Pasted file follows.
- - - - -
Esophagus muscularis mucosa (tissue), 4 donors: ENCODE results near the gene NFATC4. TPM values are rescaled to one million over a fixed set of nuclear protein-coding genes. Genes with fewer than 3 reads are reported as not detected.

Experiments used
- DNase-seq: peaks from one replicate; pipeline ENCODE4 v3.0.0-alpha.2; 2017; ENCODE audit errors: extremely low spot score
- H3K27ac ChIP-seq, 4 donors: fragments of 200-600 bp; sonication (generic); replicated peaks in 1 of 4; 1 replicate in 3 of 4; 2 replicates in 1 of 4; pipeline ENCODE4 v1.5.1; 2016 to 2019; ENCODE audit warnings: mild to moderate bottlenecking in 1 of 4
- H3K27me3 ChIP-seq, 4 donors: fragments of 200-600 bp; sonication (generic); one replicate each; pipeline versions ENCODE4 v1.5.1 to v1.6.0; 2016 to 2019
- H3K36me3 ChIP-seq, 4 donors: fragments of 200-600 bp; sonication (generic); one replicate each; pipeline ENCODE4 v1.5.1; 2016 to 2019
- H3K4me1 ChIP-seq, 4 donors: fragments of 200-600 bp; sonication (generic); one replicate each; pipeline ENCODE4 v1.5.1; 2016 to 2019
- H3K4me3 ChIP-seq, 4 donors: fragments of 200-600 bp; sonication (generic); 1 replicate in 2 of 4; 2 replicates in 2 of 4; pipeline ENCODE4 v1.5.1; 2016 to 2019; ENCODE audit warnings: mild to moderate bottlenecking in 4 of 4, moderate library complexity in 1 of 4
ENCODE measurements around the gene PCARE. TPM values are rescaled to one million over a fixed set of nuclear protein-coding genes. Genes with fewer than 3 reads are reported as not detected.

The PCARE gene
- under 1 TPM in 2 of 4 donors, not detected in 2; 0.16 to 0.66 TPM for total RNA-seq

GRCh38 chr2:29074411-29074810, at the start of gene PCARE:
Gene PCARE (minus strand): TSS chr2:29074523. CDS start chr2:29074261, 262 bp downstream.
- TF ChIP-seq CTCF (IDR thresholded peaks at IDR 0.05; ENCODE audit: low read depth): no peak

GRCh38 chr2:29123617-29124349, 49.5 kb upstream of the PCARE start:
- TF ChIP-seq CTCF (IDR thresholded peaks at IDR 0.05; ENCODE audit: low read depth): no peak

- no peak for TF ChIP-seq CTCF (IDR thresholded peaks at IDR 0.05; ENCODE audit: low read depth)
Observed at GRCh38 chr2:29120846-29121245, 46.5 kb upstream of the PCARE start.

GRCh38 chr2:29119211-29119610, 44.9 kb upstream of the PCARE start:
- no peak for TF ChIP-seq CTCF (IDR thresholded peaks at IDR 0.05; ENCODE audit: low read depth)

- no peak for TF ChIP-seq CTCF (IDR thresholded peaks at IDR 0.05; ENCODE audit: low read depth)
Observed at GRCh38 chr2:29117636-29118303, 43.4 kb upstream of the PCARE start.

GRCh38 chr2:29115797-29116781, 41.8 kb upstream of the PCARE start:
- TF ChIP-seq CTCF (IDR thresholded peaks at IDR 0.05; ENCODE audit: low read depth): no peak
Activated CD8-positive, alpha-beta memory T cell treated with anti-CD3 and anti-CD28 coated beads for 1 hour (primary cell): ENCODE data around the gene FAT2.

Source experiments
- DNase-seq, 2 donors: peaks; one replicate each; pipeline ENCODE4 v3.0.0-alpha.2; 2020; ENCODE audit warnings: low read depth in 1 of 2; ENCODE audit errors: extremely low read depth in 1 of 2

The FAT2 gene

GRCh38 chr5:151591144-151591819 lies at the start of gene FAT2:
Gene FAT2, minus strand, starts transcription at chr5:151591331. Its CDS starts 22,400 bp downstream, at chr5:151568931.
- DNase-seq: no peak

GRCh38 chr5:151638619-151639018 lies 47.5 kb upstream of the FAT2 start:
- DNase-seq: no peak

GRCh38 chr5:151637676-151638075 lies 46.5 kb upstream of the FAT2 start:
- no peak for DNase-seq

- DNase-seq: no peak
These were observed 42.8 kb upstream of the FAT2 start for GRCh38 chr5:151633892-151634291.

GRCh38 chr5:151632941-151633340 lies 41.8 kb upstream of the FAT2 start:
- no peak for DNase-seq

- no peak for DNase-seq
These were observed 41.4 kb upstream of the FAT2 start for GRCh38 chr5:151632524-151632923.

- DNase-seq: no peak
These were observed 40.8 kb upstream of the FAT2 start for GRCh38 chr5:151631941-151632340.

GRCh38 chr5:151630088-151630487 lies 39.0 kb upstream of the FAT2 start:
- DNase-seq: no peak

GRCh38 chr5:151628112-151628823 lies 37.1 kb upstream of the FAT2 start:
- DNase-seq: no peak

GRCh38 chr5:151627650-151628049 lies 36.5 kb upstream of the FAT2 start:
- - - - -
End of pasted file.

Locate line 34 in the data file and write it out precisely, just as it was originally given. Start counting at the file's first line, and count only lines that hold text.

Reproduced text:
GRCh38 chr5:151637676-151638075 lies 46.5 kb upstream of the FAT2 start: